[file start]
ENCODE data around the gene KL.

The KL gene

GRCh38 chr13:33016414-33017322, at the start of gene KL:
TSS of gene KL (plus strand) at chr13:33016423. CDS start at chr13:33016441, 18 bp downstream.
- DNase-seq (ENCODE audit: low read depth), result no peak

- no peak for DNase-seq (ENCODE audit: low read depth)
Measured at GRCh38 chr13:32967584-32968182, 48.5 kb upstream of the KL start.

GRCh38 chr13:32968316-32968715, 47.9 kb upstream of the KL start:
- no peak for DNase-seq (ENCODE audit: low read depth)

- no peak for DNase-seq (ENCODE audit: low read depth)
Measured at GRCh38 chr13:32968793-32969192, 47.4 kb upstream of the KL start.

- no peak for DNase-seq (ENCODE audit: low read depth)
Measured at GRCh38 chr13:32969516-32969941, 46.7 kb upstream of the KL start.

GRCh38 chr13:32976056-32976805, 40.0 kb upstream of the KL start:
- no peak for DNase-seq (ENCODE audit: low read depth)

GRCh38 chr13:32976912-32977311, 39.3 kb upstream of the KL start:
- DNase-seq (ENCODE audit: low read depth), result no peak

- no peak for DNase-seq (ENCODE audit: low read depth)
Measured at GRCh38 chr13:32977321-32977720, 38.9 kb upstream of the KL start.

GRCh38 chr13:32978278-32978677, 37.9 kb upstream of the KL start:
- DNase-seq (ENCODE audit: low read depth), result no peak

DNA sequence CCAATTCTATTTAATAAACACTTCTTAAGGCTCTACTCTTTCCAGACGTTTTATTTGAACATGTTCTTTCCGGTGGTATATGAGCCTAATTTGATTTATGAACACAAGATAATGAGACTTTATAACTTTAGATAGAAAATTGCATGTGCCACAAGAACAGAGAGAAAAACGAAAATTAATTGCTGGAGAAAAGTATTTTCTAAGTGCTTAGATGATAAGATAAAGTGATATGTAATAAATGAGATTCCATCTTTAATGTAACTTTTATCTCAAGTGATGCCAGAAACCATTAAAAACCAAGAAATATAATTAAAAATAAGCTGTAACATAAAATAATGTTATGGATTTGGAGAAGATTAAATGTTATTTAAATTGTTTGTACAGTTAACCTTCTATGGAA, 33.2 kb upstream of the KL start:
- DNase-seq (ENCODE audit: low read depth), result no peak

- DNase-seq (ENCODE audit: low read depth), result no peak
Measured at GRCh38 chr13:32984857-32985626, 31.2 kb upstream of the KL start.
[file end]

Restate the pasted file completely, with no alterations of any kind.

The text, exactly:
ENCODE data around the gene KL.

The KL gene

GRCh38 chr13:33016414-33017322, at the start of gene KL:
TSS of gene KL (plus strand) at chr13:33016423. CDS start at chr13:33016441, 18 bp downstream.
- DNase-seq (ENCODE audit: low read depth), result no peak

- no peak for DNase-seq (ENCODE audit: low read depth)
Measured at GRCh38 chr13:32967584-32968182, 48.5 kb upstream of the KL start.

GRCh38 chr13:32968316-32968715, 47.9 kb upstream of the KL start:
- no peak for DNase-seq (ENCODE audit: low read depth)

- no peak for DNase-seq (ENCODE audit: low read depth)
Measured at GRCh38 chr13:32968793-32969192, 47.4 kb upstream of the KL start.

- no peak for DNase-seq (ENCODE audit: low read depth)
Measured at GRCh38 chr13:32969516-32969941, 46.7 kb upstream of the KL start.

GRCh38 chr13:32976056-32976805, 40.0 kb upstream of the KL start:
- no peak for DNase-seq (ENCODE audit: low read depth)

GRCh38 chr13:32976912-32977311, 39.3 kb upstream of the KL start:
- DNase-seq (ENCODE audit: low read depth), result no peak

- no peak for DNase-seq (ENCODE audit: low read depth)
Measured at GRCh38 chr13:32977321-32977720, 38.9 kb upstream of the KL start.

GRCh38 chr13:32978278-32978677, 37.9 kb upstream of the KL start:
- DNase-seq (ENCODE audit: low read depth), result no peak

DNA sequence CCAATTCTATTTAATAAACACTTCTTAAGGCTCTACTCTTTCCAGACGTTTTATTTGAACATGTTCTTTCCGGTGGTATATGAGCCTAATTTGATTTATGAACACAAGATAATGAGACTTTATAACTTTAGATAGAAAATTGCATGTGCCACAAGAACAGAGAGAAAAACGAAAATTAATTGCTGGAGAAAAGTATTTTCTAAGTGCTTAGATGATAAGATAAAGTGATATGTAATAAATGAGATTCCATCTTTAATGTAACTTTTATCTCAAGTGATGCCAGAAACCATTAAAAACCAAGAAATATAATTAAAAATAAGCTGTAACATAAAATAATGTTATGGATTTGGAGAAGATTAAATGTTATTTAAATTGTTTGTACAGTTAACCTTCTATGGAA, 33.2 kb upstream of the KL start:
- DNase-seq (ENCODE audit: low read depth), result no peak

- DNase-seq (ENCODE audit: low read depth), result no peak
Measured at GRCh38 chr13:32984857-32985626, 31.2 kb upstream of the KL start.